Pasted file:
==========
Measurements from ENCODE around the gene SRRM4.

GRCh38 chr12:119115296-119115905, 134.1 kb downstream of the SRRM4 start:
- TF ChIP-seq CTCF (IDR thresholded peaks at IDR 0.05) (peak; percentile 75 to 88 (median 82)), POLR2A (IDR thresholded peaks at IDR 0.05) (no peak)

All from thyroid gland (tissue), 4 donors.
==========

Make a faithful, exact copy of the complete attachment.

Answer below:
Measurements from ENCODE around the gene SRRM4.

GRCh38 chr12:119115296-119115905, 134.1 kb downstream of the SRRM4 start:
- TF ChIP-seq CTCF (IDR thresholded peaks at IDR 0.05) (peak; percentile 75 to 88 (median 82)), POLR2A (IDR thresholded peaks at IDR 0.05) (no peak)

All from thyroid gland (tissue), 4 donors.